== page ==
Washington – A report made by the Institute of Medicine showed that most people will experience at least one wrong diagnosis, a mistake that could lead to devastating consequences.
At the Institute of Medicine committee held on Tuesday, doctors agreed that getting the right diagnosis at the right time is essential, though it does not get the right attention.
The report suggested that 4 percent of adults who seek health care annually experience a diagnostic error, becoming the leading type of paid malpractice claims. These errors double the risk of resulting in a patient’s death compared to other claims.
“Many of us had experienced what we would define as a diagnostic error,” said Dr. John Ball of the American College of Physicians, who chaired the IOM committee, referring to the IOM committee’s medical specialists.
There are several reasons why a doctor could miss a diagnosis: rushed visits, unclear communication with patients, misread or misplaced X-rays or lab tests, electronic health records that can’t be easily shared, among others.
What can be done about it?
During the committee, doctors discussed the solutions this malpractice could have. According to Dr. Ball, “Patients are central to a solution.” Health providers – doctors, lab workers and nurses – should work together with the patients and encourage them to ask if the disease they are diagnosed could be something else.
Dr. Christine Cassel, president of the National Quality Forum, said the only way health providers can really learn from their mistakes is by telling them the mistake they made. Instead of considering it an embarrassment, it should become a norm that the patient’s third doctor calls the others if he or she finds an error in the previous diagnosis.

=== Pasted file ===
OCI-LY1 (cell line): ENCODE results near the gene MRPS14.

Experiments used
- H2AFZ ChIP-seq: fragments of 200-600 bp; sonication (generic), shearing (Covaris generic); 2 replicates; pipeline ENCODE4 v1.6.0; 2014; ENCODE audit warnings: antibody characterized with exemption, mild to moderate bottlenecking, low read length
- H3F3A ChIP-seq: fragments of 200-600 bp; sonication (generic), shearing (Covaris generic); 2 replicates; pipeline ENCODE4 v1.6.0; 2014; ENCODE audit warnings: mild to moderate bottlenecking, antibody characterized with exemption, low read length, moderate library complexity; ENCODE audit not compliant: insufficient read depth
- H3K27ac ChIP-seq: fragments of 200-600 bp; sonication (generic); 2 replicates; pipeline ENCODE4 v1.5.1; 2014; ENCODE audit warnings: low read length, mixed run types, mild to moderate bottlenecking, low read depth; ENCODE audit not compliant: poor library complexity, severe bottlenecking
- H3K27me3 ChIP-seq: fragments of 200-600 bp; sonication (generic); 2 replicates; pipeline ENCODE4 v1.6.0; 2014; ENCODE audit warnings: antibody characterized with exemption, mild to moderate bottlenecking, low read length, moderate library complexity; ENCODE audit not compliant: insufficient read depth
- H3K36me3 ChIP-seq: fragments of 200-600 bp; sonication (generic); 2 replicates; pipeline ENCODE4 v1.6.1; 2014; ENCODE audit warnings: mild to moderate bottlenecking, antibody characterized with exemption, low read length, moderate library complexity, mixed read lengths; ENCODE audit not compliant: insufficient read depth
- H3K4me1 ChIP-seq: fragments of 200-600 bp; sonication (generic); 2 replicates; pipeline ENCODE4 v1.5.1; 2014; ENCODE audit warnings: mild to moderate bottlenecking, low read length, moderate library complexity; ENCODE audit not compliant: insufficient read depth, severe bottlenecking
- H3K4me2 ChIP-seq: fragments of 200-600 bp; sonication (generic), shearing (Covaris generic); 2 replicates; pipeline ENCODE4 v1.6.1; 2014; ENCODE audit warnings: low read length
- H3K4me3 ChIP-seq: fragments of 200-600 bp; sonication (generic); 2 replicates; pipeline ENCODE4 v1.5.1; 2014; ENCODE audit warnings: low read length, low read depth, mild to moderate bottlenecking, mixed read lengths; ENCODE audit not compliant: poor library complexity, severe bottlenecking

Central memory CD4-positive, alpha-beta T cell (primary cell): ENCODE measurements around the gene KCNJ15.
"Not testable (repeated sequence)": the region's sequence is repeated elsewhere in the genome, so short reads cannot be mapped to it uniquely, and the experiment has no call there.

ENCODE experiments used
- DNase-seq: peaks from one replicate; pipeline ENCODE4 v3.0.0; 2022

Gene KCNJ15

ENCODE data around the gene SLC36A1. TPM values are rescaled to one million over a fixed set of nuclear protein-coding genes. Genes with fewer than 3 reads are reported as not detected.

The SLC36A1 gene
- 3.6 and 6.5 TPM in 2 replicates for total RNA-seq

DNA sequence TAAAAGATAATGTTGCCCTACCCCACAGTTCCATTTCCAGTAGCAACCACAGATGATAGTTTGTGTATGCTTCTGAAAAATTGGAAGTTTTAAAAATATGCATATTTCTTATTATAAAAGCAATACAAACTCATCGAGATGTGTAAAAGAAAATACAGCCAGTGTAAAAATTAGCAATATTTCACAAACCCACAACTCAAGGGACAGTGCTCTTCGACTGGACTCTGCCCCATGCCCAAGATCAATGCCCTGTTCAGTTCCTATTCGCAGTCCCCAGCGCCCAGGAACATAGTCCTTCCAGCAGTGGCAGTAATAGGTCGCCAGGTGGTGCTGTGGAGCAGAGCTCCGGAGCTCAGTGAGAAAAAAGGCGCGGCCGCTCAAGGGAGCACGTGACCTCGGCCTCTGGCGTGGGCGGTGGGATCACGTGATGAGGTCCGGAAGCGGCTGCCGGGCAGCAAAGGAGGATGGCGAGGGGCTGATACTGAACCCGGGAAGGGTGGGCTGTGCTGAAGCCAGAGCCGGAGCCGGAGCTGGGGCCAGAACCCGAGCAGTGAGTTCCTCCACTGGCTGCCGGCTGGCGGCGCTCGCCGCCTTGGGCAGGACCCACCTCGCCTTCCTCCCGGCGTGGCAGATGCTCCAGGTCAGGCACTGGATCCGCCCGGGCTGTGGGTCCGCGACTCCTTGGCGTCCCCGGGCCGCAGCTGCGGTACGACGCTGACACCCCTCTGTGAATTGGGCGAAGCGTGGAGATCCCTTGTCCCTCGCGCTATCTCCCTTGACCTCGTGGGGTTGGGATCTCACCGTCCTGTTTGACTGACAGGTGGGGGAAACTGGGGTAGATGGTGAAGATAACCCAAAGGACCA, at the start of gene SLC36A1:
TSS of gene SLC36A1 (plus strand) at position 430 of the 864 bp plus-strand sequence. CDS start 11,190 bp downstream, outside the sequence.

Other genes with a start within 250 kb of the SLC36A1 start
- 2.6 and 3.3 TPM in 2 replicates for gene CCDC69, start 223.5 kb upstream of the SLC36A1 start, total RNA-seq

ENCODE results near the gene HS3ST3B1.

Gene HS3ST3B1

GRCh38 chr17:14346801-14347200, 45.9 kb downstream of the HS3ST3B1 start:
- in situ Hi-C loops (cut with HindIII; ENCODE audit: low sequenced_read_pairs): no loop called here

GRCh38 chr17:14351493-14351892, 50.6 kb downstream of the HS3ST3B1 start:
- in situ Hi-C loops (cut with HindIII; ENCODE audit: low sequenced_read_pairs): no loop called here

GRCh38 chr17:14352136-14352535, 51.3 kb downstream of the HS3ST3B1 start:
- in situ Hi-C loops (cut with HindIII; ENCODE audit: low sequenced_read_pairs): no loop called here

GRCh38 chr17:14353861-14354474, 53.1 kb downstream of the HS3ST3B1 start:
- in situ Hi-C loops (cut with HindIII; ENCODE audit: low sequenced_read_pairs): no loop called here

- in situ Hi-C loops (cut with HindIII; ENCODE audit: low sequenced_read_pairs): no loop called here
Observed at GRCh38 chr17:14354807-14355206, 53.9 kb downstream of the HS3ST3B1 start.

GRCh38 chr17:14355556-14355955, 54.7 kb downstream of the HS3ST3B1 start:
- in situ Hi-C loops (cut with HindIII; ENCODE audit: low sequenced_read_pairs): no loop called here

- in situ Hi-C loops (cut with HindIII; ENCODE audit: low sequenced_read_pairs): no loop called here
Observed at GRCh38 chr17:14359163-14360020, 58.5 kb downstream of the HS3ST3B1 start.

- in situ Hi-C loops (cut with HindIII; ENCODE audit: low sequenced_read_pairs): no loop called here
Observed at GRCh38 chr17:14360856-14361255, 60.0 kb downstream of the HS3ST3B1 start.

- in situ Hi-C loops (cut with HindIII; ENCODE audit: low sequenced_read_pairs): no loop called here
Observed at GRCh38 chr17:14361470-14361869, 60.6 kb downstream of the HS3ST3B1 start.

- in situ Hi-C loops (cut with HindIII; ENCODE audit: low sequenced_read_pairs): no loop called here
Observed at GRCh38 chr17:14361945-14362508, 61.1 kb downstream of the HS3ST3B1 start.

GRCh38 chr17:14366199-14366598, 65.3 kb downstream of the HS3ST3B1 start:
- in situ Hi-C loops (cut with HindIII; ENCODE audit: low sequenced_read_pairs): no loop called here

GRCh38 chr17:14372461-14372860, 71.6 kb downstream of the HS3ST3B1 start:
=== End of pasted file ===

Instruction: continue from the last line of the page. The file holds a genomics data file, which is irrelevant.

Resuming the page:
“We don’t expect the doctor to have all the answers in their brain. Nobody could or should,” Cassel said, adding that providers should make use of technology such as “decision support” tools that list possible alternative diagnoses to check.
Dr. Art Papier recommended the use of VisualDx, which is one of the “engineering tools to help the doctor think things through in real time.” This tool matches symptoms to a visual library of possible diagnoses and even counts with premium discounts to policyholders who use it.
Is it really that bad?
Diagnostic errors sometimes are so devastating they make it to the headlines. This is the case of Thomas Eric Duncan, a Liberian man who was diagnosed as having sinusitis while he was actually suffering from Ebola. Two days later he came back to the hospital and eventually died.
In the IOM committee, doctors mentioned the case of a woman who was criticized for questioning her doctor after being diagnosed with acid reflux when she truly had a heart attack. She ended up having serious heart damage by the time she returned to the hospital.
Other times, patients may not know they have been misdiagnosed. Sometimes cancer diagnosis is delayed because the doctor never called with the results of a pathology report.
“This is not about blame. It’s about understanding how errors arise and what we can do to prevent them,” said Dr. Mark Graber of the Society to Improve Diagnosis in Medicine, which prompted the IOM study.